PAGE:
Anonymous said...

Technically, it is not necessary true that nuclear plants are automatically linked to bombs (beyond the fact that advanced technology helps for both). It is true for most of the current uranium-based plants, because their technology was developed from bombs.

It's a sad thing that there is very little research in alternatives to uranium. Theoretically, thorium based plants are possible and much safer. Moreover, there is much more thorium than uranium, and it can't be used to make bombs. AFAIK, only India is currently doing a bit of research on this topic. No one talks about thorium when nuclear enegry is discussed.

Bryce said...

People have been talking about Japan's latent nuclear capability for years, often citing a study (or, better stated, two studies) undertaken by the government in 1968 and 1970 on the feasibility of a Japanese nuke. The usual remarks that people make about these studies is that the fact that they were undertaken in secret shows some sort of ulterior motive on the part of the government. Actually if you read them carefully (or at all), they show that the government concluded for technical, stategic, and economic reasons that nuclear weapons weren't worth having. Moreover, the reports of the studies concluded such weapons might meet domestic political goals, for example, to assuage the voices of nationalists (including, at the time, Ishihara Shintaro) who were strongly hinting that Japan should have them, but that any such political effect would only be temporary. In other words the official reports essentially nixed the idea of nuclear weapons as potentially useful for Japanese defense.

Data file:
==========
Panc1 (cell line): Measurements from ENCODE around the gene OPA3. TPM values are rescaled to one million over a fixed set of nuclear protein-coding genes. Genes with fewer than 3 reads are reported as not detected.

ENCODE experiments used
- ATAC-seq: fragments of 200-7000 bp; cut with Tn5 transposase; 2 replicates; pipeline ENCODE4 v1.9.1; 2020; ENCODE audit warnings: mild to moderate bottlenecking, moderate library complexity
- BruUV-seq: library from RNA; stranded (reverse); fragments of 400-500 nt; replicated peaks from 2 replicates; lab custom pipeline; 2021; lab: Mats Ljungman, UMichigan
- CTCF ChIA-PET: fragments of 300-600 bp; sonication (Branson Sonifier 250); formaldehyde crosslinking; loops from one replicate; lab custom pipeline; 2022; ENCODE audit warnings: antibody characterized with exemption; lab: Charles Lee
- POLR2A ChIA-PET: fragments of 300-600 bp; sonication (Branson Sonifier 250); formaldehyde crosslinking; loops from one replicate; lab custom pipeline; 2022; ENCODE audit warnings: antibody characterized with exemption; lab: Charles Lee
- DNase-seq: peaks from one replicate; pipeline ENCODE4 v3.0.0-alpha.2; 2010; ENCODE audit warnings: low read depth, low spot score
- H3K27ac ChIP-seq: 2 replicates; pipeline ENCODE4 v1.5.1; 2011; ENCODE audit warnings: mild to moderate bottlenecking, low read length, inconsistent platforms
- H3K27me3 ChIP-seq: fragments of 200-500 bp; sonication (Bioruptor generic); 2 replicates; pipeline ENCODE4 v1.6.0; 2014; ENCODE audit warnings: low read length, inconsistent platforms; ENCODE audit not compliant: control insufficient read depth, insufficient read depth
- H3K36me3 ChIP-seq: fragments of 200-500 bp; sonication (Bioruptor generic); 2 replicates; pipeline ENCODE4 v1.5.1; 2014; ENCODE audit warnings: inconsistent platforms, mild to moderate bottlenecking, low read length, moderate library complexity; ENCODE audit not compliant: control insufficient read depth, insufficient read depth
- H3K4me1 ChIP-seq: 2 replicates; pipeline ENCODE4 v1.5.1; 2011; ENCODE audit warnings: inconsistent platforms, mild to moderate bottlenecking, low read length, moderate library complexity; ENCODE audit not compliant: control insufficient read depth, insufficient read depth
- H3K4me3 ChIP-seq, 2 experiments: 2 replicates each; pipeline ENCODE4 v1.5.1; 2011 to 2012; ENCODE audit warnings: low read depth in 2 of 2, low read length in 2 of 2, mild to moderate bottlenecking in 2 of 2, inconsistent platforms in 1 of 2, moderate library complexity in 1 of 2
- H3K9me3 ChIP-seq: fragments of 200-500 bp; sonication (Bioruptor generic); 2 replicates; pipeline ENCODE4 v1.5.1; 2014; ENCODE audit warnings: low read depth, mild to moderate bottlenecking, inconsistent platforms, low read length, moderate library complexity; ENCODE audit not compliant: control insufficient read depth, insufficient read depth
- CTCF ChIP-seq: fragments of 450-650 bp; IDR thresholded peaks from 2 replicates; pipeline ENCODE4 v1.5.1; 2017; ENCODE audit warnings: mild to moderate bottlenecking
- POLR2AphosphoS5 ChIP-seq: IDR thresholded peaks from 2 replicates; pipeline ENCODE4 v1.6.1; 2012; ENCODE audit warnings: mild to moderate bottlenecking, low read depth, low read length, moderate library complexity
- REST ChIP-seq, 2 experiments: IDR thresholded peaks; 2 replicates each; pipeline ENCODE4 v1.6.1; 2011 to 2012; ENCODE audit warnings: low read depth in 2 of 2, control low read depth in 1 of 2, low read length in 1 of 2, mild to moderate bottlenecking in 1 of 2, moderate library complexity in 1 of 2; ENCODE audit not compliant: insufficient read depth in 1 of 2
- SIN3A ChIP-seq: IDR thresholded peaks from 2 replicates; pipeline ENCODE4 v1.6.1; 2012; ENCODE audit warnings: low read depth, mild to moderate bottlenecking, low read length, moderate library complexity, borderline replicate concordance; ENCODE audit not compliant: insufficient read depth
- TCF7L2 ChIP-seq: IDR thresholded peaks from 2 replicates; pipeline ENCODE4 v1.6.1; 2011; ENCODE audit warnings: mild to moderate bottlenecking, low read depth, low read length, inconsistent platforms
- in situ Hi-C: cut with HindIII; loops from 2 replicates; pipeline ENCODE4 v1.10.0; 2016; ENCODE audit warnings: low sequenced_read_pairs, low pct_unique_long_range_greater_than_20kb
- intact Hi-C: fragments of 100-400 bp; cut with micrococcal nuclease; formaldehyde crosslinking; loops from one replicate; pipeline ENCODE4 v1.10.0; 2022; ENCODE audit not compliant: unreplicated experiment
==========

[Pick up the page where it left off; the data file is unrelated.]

In any case, the idea of a Japan that maintains a "latent" or "virtual" nuclear deterrent is also closely bound to the idea that Japan could such weapons with credible delivery systems in six months or so. That might be the case if they were trying to make some sort of crude bomb, but, as the ACPW guys have pointed out, such a "deterrent" would not be particularly credible, given the capabilities of its potential "target."

We do know that Abe and Ishihara do like to talk, but talk is cheap.

Bryce said...

P.S. relevant link which I did not insert in my last comment:

sigma1 said...

While agreeing with much of the above comments, I do wonder if there is something more to the idea of a "virtual deterrent." China, from the point of view of realists, maintains a rather recessed nuclear posture - limited amounts of operationally ready strategic warheads and explicitly only for the purposes of second-strike. Assuming that that is not smoke and mirrors one has to wonder "why?" There are likely various reasons but it would be hard to ignore the possibility that the CCP/PLA has come to believe its own propganda about Japan and expects that any sharp movement to expand China nuclear program would give those crazy Japanese nationalists the opportunity they have always been waiting for in implementing a full nuclear with a large number of warheads and an operational trident. While the 6 months quote is childish - essentially the time it would take to make a uranium "bomb" (the 'easiest' kind of instrument) which is not particularly useful in of itself for deterrence, Japan has probably shortened the 3-5 years estimate since the 2006 article Bryce links to, and appears to be continuing to doing so, at least indirectly. Japan's BMD investments and co-producution of the SM-3 have ironically given a massive boost to Japan's ICBM technology capabilities, for example. I wouldn't rule out the idea that the Chinese look at Japan's civilian domestic nuclear program and factor it into their thoughts on how to evolve their nuclear posture. It may be the case that Japan would still refuse to go nuclear even if the Chinese upgraded their capability - but they don't know that, and are probably the most likely to ascribe ill intentions towards Japan's domestic civilian program.